I’ve been in a book club for about 20 years. We’ve been as big as 15 people and as small as three members over the years. We come from all walks of life – single, married, divorced, widowed, kids, no kids, working, retired, you get the picture. But the one thing we have in common is a love of books.
Now that doesn’t mean we always love the book we’ve chosen. In fact, it is a rare occasion that we all like the same book.
But last night’s discussion was one of those rare occasions. We read Fernanda Santos’ book The Fire Line, the story about the Granite Mountain Hotshots, the 19 firefighters who lost their lives in June 2013.
Fernanda was working for the New York Times, based here in Phoenix, at the time of the fire. Also, at that time, our agency was working with the Arizona Division of Occupational Safety and Health, who would become involved with the investigation. Therefore, Fernanda and our team got to know each other quite well.
A few years later, Fernanda was working on another story with a different HMA client, and she and I once again had the chance to work together.
A friendship developed and we stayed in touch via Facebook and saw each occasionally at events throughout the Valley.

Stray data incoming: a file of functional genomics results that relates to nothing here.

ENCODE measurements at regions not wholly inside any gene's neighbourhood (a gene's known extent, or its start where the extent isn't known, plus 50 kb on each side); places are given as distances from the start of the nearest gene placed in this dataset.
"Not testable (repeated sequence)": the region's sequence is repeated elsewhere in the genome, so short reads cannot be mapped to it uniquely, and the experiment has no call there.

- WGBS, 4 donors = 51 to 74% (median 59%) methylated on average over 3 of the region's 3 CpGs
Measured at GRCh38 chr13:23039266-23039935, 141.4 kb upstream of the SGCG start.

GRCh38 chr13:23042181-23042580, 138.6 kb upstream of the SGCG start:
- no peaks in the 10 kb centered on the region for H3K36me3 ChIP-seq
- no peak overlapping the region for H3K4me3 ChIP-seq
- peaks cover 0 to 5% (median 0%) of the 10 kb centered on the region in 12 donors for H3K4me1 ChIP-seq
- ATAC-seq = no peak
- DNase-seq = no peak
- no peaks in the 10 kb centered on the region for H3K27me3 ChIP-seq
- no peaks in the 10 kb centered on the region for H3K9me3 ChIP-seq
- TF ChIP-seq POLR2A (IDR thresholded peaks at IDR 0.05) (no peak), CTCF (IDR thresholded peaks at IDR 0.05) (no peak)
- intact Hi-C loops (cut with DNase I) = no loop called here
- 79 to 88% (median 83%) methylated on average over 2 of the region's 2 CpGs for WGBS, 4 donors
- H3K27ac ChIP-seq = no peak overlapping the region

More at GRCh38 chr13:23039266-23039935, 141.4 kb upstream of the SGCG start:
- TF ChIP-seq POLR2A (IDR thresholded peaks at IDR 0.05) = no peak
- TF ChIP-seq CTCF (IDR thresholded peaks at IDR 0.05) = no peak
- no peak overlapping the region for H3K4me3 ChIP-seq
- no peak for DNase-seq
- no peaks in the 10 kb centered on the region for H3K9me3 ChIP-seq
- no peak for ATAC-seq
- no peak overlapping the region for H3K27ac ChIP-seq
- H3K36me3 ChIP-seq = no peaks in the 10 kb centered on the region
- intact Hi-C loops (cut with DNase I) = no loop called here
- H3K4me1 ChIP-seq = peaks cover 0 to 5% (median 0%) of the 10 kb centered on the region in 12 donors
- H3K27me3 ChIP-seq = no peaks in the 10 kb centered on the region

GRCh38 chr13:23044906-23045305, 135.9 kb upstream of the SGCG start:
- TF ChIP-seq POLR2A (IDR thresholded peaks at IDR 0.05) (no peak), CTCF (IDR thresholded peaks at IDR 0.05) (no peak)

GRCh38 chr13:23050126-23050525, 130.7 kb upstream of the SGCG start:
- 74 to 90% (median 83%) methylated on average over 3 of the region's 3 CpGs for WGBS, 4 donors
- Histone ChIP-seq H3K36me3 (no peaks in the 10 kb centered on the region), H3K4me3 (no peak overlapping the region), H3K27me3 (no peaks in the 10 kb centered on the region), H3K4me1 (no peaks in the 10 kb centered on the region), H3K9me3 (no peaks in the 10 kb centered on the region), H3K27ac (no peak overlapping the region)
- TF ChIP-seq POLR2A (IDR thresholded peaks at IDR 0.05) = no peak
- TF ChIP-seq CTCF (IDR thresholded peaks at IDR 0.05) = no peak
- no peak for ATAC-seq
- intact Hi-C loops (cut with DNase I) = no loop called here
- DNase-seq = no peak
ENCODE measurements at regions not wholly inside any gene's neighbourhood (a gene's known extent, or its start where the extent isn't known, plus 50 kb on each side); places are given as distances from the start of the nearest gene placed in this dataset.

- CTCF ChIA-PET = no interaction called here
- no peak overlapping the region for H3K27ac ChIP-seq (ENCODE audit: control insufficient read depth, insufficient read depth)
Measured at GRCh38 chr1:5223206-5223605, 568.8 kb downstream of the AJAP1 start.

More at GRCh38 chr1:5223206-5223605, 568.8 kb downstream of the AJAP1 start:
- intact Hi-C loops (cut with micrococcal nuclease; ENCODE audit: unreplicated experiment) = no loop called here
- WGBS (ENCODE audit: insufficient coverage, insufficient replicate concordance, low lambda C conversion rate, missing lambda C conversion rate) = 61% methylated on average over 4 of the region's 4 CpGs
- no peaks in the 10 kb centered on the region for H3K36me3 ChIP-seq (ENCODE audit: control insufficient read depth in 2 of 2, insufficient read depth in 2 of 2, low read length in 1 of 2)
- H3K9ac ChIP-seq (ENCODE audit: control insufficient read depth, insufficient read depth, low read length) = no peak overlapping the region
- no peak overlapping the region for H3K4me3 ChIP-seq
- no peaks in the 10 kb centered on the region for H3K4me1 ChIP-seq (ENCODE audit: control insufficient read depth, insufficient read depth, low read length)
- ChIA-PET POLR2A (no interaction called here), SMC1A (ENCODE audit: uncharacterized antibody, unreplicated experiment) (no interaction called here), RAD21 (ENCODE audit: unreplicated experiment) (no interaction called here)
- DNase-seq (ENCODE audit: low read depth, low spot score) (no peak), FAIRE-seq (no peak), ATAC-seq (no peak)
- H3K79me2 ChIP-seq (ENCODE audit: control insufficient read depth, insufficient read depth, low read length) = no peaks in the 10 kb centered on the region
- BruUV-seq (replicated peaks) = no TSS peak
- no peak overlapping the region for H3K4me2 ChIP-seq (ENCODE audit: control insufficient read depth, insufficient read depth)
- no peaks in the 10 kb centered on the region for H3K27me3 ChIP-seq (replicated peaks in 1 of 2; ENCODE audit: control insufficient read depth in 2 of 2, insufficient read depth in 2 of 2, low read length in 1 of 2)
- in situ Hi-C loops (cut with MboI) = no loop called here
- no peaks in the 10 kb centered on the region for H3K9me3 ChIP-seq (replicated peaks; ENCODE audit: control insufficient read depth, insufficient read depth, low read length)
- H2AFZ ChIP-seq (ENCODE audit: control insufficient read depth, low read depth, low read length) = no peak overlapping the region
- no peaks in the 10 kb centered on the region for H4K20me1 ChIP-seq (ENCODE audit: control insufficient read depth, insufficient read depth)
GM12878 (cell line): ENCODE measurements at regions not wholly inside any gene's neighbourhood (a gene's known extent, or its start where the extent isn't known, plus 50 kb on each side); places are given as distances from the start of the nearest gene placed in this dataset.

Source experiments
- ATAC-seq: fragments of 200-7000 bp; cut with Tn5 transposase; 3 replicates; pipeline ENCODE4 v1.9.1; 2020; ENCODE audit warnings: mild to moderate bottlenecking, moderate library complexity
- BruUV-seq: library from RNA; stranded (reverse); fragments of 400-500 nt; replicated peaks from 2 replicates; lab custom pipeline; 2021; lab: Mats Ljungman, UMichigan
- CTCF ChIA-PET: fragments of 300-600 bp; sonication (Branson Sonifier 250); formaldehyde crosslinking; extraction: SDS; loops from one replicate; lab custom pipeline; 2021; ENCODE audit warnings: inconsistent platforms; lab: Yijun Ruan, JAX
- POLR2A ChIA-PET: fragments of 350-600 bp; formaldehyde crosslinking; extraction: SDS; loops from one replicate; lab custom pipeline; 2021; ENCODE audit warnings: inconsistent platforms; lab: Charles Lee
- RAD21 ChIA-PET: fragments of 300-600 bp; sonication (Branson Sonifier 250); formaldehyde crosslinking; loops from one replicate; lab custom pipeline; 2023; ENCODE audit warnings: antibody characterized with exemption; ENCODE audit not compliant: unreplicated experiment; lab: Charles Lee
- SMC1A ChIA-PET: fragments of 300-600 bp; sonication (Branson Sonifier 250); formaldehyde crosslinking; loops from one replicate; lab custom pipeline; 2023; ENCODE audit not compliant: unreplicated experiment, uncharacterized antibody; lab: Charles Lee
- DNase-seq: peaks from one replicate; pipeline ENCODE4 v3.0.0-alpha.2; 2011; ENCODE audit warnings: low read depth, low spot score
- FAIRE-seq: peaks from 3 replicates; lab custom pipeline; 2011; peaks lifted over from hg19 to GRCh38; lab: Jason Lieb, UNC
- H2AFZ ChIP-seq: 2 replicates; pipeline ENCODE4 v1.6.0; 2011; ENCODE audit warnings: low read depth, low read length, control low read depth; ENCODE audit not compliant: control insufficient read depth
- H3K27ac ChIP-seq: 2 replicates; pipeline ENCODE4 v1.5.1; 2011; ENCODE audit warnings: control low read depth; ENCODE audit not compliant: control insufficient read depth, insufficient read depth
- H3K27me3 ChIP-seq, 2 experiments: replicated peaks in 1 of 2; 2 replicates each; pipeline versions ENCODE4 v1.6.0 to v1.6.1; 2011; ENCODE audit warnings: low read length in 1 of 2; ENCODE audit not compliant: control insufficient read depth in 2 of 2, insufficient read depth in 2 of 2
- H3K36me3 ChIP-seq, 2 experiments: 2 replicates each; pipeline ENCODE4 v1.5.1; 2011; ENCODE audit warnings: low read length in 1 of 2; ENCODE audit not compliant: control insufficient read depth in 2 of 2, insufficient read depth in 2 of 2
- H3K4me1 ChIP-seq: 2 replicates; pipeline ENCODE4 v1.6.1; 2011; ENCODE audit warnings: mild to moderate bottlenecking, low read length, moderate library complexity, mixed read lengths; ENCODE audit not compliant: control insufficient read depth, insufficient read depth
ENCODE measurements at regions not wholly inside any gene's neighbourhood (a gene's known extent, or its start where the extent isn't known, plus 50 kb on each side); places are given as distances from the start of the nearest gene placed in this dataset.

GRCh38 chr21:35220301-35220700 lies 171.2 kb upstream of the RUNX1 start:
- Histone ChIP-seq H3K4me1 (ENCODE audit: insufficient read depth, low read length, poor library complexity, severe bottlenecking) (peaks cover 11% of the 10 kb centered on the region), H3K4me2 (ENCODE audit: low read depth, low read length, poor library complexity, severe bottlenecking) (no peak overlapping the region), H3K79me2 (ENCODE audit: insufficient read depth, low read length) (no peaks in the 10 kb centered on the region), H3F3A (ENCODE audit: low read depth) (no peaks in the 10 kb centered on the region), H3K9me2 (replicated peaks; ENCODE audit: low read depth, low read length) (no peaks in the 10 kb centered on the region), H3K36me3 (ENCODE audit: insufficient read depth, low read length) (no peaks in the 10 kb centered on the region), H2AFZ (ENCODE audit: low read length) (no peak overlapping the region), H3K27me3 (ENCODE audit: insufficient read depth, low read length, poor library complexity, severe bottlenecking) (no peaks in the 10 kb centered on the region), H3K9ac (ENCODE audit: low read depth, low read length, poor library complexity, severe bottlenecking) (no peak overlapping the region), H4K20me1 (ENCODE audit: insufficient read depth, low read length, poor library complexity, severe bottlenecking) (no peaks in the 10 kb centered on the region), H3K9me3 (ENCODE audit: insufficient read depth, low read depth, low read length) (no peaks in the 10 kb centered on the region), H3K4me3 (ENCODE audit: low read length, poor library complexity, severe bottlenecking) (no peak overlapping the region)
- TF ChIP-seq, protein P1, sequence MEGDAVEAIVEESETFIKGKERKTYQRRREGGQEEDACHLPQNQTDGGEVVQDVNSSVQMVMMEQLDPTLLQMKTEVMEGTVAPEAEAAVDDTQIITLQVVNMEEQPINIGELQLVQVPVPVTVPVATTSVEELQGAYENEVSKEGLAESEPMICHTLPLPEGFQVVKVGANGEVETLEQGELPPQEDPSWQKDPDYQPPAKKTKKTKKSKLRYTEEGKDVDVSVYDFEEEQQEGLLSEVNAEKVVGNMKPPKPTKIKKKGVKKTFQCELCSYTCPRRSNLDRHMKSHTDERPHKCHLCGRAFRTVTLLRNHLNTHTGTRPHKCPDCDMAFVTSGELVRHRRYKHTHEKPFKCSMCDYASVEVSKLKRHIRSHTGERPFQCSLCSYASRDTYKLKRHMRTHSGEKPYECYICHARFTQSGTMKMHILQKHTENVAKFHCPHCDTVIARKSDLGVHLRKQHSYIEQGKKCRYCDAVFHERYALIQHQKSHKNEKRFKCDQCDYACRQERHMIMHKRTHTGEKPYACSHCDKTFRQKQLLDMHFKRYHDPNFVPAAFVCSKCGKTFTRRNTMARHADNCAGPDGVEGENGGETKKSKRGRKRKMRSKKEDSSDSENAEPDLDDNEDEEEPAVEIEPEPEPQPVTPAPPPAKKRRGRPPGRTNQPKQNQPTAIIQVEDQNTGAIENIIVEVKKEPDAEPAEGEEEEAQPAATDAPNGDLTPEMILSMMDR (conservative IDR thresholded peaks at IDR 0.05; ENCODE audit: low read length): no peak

Shortly after her book came out, Dan Barr, a local attorney posted on Facebook that he’d buy wine for the first book club to agree to buy her book. I said as long as she would come and talk about it, I was in. Books were purchased. A date was scheduled. And then, life took a turn.
Fernanda’s husband, local journalist Mike Saucier, passed away a few weeks before we had her scheduled to visit. Then the holidays. And I took some time off from the book club.
I returned to book club earlier this year and reached back out to Fernanda and she was still willing to come to talk to us. Dan was still willing to supply the wine.
And last night, we gathered on Linda’s back patio, a few non-book club friends were there, too, and Fernanda joined us to discuss the book.
For just over an hour she talked about meeting with the wives and girlfriends of the firefighters, some willing to share their stories, some not sure they trusted a journalist with the details of their personal lives. How she was compelled to know more about fighting fires, wind patterns and what motivated these Hotshots to put themselves in harms way for others. It is not a book about placing blame. That wasn’t the story she wanted to tell.
And then she shared the one thing she didn’t expect to have had happen when she wrote the book. Having something in common with the families she had written about. When Mike passed away, it was some of the firefighter widows that reached out to her. They understood what she was going through.
Fernanda has stepped away from the daily newspaper business and is the Southwest Borderlands Initiative professor of practice, teaching short-form and long-form narrative journalism at ASU’s Cronkite School.
She still writes. She writes about rebuilding her life and their daughter's life after her husband's death. And the one message she wanted us all to take away from her time with us…we are stronger than we think, even under the most difficult of circumstances.
Thank you, Fernanda, for sharing the firefighters’ story with the world and sharing your very personal story with us.